French investigative journalist Roger Faligot has been writing about Chinese spying and intelligence for more than thirty years. His encyclopedic knowledge of the history of Communist China’s intelligence services is on full display in his book Chinese Spies, originally published in France in 2008 (and later updated in 2015) and now in an English translation by Natasha Lehrer.
This book could not be more timely. Chinese President Xi Jinping’s expansion of the People’s Liberation Army and Navy, coupled with the Belt and Road Initiative’s geopolitical reach, threatens to upend the “liberal world order” established by the United States and its allies after the Second World War. China’s intelligence services, most especially the Guoanbu (Ministry of State Security), will likely play a key role in Xi’s “China Dream”.
Faligot sees the Guoanbu as the 21st-century successor to the Soviet KGB—it is both the sword and shield of the Chinese Communist Party (CCP) and its intelligence tentacles are worldwide. Faligot traces its roots to early 1920s Shanghai where Chinese communists organized under the auspices of the Moscow-led Comintern, created by Soviet leader Vladimir Lenin to foment world revolution. China was an early target.
China in the early 1920s was a political and military battleground fought over by the CCP, the Nationalist Kuomintang, and various warlords. The Soviets established ties to both the Communists and Nationalists, and for a time oversaw the nascent intelligence services of both parties. Faligot notes that the Chinese diaspora in Paris (he calls them “Hakkas” after a Chinese ethnic group known for traveling beyond China)—including Zhou Enlai, Deng Xiaoping, Chen Yi, Ye Jianying, and Zhu De—would play important roles in the formation of the CCP and the leadership of its intelligence services.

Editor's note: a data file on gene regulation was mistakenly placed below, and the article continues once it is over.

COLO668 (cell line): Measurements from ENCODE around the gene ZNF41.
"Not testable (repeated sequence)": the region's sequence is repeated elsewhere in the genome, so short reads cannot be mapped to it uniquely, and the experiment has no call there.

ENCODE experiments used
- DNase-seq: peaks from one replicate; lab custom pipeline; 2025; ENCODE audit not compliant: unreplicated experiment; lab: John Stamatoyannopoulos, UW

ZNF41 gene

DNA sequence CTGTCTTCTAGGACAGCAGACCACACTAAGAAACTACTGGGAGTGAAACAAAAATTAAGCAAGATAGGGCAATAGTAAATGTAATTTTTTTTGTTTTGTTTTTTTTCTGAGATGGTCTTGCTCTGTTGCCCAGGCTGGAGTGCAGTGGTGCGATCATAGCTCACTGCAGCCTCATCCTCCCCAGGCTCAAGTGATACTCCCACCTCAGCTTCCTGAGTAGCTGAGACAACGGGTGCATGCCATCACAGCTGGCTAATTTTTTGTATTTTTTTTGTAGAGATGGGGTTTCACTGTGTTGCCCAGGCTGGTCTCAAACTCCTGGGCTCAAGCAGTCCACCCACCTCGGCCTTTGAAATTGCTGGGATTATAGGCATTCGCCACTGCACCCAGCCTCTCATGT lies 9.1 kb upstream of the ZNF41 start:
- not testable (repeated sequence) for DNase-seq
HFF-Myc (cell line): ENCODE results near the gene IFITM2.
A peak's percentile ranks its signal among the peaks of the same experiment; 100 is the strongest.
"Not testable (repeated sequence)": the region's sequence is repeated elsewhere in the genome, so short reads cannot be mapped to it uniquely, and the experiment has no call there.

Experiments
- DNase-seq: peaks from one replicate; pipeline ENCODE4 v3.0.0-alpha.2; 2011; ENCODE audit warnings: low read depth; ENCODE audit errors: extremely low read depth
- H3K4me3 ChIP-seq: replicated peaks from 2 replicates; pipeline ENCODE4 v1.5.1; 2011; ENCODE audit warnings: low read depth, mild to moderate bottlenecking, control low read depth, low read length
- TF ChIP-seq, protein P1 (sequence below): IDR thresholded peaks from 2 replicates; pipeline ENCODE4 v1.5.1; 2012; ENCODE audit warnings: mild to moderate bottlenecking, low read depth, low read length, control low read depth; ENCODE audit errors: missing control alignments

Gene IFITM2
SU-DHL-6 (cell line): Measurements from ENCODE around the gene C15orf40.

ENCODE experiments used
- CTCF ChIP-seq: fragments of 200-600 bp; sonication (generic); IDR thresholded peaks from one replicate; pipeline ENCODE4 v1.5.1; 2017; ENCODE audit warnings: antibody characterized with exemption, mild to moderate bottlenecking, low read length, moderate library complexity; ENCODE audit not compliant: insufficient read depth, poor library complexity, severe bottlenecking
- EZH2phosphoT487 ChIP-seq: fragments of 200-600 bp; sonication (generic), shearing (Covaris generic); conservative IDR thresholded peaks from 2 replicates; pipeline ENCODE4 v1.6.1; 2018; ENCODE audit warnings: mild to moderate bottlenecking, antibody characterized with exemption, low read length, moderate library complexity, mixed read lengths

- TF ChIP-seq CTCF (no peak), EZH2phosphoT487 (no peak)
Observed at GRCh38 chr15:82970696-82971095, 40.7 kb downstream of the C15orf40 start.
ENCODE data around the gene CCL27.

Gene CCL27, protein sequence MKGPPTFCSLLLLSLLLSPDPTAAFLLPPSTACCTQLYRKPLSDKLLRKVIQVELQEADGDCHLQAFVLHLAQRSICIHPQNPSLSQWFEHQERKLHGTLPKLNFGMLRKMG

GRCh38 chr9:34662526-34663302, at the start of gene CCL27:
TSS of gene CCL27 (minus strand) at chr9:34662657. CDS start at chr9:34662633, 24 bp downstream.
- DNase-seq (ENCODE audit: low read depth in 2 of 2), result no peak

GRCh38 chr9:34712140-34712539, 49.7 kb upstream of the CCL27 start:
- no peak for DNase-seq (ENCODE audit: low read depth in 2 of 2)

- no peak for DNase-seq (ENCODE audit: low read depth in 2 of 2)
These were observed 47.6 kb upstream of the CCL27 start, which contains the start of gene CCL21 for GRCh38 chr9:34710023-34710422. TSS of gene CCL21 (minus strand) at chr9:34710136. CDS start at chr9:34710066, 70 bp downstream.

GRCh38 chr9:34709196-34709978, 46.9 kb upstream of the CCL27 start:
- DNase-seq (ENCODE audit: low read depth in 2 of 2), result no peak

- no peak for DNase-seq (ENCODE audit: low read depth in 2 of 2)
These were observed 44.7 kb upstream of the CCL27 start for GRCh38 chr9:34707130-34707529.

In the late 1920s, Zhou Enlai created the Zhongyang Teke or Central Committee Special Branch in Shanghai and placed it under the leadership of Kang Sheng, one of the most important figures in the history of CCP intelligence. Organizationally, Faligot notes, the Teke was responsible for the protection of Party leaders, intelligence and counterintelligence, the elimination of traitors, and communications. Kang Sheng used the Teke to fight a clandestine war against Chiang Kai-shek’s Kuomintang. In the 1930s and 1940s, he joined Mao Zedong and Zhou Enlai to establish “an embryonic communist state” in Yan’an, Shaanxi province.
Faligot describes Kang Sheng’s “reign of terror” unleashed in areas of China under communist control in 1942. He employed
a diverse range of techniques of repression … that are still employed by the political police in 2019.
These included forcible confessions, brainwashing, slave labor, and various means of torture. “Kang established,” Faligot writes,
an inquisitorial system, utilizing techniques of punishment and interrogation inspired by the millennia-long Chinese tradition of torture, updated by twentieth-century Stalinism for the requirements of the era.
The CCP’s intelligence services helped Mao gain power in October 1949, and since then have served China’s interests in Asia and other parts of the world. Faligot describes Chinese intelligence activities in Korea, Indochina, Hong Kong, Taiwan, Australia, Europe, and the United States. A Ministry of Public Security, or Gonganbu, was set up in 1949 and was headed by Luo Ruiqing, known as the “Chinese Dzerzhinsky” (after Felix Dzerzhinsky, the first head of the Soviet Cheka, later called the NKVD and KGB). The Gonganbu was Mao’s instrument of domestic repression, and played a role in the horrific repressions of the Great Leap Forward and the Cultural Revolution.